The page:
Photo Essays, Spot News and Stock Photography

Posts by Mike Lander

Alabama, c.1951

AN HOMAGE TO JACOB RIIS

Jacob Riis is considered to be one of the founders of social documentary photography. His work “How The Other Half Lives” (1890) documented living conditions in the tenements of Manhattan. He along with Lewis Hine have set a standard that is hard to duplicate. Riis’ photograph “Peddler Who Slept in the Cellar of 11 Ludlow Street” (1892) is shown below. It is one of the most famous images taken by Riis. We believe that our photo “Woman Asleep on the Floor“; Alabama c.1951 closely represents Riis’ style. We hope that he would approve.

"Peddler Who Slept in the Cellar of 11 Ludlow Street" (1892) Jacob Riis

TEXAS, 1929: “SO WHAT DON’T YA WANT?”

The quotation is from the movie “Hell or High Water” (2016). I believe any attempt by me to explain its significance would be futile. I strongly recommend that you see this movie. See Texas Settlers.

"Sandbags", c.1940

HURRICANE FLORENCE

Pray for the victims of Hurricane Florence. We are, all of us, in this together. Today, residents in the Carolinas are suffering, but tomorrow disaster could befall anyone. Do whatever you can to help. Staying silent is not acceptable. The lead photo is not from Hurricane Florence of course, but it does demonstrate the vulnerability of living near flowing water. That includes just about all of us. We call this photo “Sandbags“; U. S. c.1940. As the river is rising will the sandbags hold?

Holbrook, N. Y.  (August 23, 2018).

DESPERATE TIMES

Am I my brother’s keeper? You can turn away if you choose, but to become homeless with all that comes with it is only a paycheck away for many. Unfortunately.  Desperate times require desperate measures. The lead photo we call “Feed the Children“; Holbrook, N. Y. (August 23, 2018). This is not about feeding children in a developing country. This is reality on Long Island.

Seen below is a cry for help from a person we choose to leave anonymous, “Rough Times“; Deer Park, N. Y. (September 6, 2018). We could have easily put a face on this situation, but I believe that sometimes an image can be even more powerful without including an individual. Judgment on the individual would be open for discussion. Without a face, the image represents all homeless people and so the magnitude of the problem is multiplied exponentially.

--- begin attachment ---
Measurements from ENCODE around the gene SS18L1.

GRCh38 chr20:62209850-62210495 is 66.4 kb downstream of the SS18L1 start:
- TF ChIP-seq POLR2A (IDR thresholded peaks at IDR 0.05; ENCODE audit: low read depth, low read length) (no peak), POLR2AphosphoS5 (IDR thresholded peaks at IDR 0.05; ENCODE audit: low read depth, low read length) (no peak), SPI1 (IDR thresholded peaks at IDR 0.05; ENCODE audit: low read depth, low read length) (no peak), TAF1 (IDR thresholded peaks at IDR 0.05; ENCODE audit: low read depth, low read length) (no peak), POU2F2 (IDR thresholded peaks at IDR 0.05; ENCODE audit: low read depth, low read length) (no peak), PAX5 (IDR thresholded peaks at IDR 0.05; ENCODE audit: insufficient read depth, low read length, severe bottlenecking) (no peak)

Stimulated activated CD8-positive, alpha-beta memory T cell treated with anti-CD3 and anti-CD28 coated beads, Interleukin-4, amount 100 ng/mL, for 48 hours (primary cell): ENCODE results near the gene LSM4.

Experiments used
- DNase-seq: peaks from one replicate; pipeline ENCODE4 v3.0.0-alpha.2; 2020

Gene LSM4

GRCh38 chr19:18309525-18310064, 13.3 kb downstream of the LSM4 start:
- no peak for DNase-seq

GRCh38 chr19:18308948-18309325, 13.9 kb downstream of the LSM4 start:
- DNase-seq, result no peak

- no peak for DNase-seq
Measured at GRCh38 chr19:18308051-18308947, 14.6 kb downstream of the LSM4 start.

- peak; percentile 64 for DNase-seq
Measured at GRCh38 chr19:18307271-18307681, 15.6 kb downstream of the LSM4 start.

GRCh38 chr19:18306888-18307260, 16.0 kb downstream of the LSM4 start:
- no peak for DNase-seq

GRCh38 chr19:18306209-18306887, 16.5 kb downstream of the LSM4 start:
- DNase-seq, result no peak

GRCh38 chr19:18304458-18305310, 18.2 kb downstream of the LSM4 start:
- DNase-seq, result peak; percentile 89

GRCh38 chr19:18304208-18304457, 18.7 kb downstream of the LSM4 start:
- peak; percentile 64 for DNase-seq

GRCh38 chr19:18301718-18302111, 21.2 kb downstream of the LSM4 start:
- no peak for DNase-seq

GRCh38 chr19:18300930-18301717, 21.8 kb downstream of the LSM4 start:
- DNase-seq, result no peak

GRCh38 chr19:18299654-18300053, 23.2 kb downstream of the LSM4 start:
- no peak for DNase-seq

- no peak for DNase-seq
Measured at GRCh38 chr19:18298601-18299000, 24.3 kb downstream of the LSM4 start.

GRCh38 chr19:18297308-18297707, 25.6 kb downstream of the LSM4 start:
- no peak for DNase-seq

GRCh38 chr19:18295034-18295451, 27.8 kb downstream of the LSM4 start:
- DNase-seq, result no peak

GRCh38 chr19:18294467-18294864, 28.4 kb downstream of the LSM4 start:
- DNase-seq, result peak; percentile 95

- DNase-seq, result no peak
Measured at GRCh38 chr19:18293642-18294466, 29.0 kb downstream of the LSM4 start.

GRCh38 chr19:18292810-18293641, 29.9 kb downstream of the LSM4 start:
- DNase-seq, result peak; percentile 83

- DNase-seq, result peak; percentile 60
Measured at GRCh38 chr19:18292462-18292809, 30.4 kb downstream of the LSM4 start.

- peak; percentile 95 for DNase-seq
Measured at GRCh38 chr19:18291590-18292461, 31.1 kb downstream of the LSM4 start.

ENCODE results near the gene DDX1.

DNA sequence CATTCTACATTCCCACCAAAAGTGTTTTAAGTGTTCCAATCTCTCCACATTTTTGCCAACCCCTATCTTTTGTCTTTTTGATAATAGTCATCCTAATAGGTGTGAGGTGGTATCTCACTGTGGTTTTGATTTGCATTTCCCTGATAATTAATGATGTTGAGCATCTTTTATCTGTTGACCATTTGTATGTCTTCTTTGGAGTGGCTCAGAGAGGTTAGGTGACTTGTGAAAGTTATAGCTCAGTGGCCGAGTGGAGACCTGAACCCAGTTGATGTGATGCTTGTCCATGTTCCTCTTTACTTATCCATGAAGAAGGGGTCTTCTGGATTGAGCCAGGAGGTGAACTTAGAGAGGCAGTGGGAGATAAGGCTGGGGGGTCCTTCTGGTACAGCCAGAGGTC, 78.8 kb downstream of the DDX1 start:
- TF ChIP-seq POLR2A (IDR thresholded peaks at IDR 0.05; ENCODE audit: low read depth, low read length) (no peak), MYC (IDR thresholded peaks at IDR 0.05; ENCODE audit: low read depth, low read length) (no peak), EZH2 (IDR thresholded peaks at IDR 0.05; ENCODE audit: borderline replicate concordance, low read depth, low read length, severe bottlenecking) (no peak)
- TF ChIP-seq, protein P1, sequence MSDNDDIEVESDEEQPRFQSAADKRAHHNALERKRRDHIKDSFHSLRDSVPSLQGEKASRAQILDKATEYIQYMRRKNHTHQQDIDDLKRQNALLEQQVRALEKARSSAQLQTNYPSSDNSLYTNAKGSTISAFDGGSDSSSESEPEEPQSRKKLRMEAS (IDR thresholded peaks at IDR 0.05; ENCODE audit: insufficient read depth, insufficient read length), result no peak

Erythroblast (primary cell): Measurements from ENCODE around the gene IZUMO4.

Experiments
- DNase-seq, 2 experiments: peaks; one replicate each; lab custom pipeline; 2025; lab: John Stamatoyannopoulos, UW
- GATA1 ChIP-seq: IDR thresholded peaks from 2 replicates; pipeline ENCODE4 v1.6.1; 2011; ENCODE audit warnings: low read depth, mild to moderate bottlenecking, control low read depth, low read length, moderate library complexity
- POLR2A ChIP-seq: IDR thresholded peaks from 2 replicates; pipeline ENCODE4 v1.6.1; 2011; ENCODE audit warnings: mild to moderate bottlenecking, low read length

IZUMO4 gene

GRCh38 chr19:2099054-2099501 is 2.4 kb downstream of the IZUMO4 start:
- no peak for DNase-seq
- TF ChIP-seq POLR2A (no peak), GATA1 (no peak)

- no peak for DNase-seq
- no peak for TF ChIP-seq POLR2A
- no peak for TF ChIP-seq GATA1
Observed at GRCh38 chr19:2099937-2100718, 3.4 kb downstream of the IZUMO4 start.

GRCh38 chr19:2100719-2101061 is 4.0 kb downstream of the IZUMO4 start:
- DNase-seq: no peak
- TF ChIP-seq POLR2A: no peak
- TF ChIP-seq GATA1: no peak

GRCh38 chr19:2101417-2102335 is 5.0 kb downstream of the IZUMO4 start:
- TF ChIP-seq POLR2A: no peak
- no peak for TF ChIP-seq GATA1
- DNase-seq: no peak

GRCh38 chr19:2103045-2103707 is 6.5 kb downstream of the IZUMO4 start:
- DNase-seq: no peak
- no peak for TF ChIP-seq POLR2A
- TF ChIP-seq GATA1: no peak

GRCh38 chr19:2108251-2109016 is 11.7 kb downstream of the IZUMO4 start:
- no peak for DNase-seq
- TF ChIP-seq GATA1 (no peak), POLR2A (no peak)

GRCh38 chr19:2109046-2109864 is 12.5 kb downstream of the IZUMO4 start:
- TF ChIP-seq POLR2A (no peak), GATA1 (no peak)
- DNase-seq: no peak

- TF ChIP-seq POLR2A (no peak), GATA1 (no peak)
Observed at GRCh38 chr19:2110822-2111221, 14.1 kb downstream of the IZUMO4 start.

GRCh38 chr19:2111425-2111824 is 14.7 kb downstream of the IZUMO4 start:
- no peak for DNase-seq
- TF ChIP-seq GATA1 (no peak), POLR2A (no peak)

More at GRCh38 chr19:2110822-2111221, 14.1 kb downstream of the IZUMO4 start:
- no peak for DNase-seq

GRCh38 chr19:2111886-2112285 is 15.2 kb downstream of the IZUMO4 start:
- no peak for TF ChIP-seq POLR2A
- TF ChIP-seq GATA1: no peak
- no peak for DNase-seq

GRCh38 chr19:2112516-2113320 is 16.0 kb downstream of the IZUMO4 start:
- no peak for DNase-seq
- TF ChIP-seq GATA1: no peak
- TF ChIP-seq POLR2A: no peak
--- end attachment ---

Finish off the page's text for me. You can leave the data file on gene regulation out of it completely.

Deer Park, N. Y. (September 6, 2018).

Deer Park, N. Y. (September 6, 2018).

Farmer Walks Away

SHOOT THE BACK

Breaking the rules can be fun. Sometimes what is left unsaid can make more of a statement than what would otherwise be obvious. Take the case of the lead photo, “Farmer Walks Away“; U. S. c.1933 (sepia added). We can only wonder what is going through this farmer’s mind as he walks through his barren field. Imagine the effect the image would have had he been facing the camera. Depending on his expression the difference might be subtle or create a completely alternate setting.

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"Roughnecks"; Texas c.1919

ROUGHNECKS

Inspiration for this image has been the work of the great Brazilian photojournalist Sebastião Salgado. We hope that he would approve. These oil men, (“Roughnecks“; Texas c.1919), are covered in oil as the well proves to be a gusher. Note the oil spray coming off the drill

Pont Alexander III

PONT ALEXANDER III

A scene from a spy thriller or just a gentleman smoking his pipe overlooking the Seine? Imagine the effect of this photo if the pipe was absent. Such a small section of the photo, if missing, would have such a large effect on the overall mood. Perhaps this man was thinking about the future of France as Hitler was consolidating his power in Germany? This photo comes to us from a contributor in Bulgaria.

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